Legal Advice: My neighbour is planning to plant a forest around my land. What can I do?
Our solicitor tackles this issues and looks at the options available
I have 120 acres of land, with little road frontage. In fact most of my land is surrounded by the land belonging to one neighbouring farmer, who actually passed away a year ago and left the farm to his nephew. The land is marginal and some of it was in forestry and now the nephew is planning on planting the entire farm, as he has no interest in farming the land.
I can’t afford to buy the land and I don’t know if any of my children will go farming. But I’m concerned about being enclosed by forestry. My wife and I live in the house and it’s just about 150 yards to the boundary ditch which is where some of the forestry will be. His land meets mine for about three quarters of my farm and I’m worried it might devalue my land and present welfare issues with deer and badgers coming closer to my land.
Dear reader, the Irish forestry and timber industry contributes approximately €2.3 billion to the Irish economy and supports around 12,000 jobs according to Minister of State for Food, Forestry and Hotriculture Andrew Doyle, who spoke at the National Forestry Conference in May. Forestry is becoming big business and can unfortunately, create situations like yours.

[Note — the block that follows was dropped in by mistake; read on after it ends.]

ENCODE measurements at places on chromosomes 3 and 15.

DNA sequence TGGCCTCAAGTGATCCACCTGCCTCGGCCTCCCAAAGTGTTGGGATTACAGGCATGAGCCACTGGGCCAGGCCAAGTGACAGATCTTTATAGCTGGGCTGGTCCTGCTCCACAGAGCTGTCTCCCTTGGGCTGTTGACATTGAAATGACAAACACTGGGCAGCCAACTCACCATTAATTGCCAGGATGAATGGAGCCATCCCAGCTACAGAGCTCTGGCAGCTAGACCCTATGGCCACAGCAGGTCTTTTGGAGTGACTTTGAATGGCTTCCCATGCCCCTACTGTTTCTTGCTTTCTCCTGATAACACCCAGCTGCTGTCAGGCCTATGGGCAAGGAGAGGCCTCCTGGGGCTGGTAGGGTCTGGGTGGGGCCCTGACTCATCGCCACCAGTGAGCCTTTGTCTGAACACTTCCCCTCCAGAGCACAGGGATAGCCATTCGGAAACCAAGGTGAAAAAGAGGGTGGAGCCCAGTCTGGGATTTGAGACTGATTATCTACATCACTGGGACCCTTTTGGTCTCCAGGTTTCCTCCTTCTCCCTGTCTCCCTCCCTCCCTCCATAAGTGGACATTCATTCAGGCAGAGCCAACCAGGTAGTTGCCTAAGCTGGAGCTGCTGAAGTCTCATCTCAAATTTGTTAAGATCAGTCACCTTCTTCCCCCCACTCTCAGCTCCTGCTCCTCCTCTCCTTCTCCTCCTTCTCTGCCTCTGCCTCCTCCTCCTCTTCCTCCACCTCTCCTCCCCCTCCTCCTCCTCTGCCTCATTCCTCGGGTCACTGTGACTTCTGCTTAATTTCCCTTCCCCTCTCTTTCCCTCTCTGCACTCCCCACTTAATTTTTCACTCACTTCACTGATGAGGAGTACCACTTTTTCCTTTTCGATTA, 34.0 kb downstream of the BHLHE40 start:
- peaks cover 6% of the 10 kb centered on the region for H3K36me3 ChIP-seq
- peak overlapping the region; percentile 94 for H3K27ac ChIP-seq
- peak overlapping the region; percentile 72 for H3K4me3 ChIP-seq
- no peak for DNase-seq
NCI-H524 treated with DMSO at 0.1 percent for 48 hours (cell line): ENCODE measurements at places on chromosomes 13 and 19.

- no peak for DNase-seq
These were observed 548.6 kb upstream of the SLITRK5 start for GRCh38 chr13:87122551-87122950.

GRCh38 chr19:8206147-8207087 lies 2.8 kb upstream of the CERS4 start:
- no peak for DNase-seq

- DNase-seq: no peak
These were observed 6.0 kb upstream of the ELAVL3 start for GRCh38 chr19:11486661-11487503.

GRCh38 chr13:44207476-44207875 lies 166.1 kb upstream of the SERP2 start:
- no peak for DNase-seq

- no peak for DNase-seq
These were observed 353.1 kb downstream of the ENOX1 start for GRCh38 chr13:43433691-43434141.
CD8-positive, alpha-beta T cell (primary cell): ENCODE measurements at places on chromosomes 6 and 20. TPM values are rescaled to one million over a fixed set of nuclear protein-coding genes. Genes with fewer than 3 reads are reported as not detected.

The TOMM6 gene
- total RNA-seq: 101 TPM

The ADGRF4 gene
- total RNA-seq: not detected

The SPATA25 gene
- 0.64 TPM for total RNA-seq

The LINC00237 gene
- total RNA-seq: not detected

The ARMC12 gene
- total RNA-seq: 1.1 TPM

You say your neighbour is planning to plant a forest and I wonder how far along the process he is as that determines what you can do. All proposed afforestation developments must receive prior written approval (called Technical Approval) of the Forest Service. Details of the Forest Service can be found on the Department of Agriculture’s website.
Applications are processed by the Forest Service and there are a number of requirements, for example, a Forestry Inspector must assess the application and make a recommendation, and if there are any environmental issues, then the application is referred to the appropriate authority, be it the Inland Fisheries Ireland or the relevant Local Authority.
Perhaps the most important requirement from your point of view is the requirement of a site notice to be erected at the entrance from the public road to the land to which the application relates. This requirement was introduced by the Forestry Act 2014 and the Forestry Regulations 2017 on May 24 last.
The sign must be clearly visible and legible by persons using the public road and must not be concealed at any time. It must be erected for a period of 5 weeks and contain details of where further information about the forestry application can be obtained. However, if Technical Approval was obtained, or the application for Technical Approval was submitted, prior to May 24, 2017, this would not have been a requirement at that time. Therefore if your neighbour is at a more advanced stage of the process, such a site notice might not have been erected.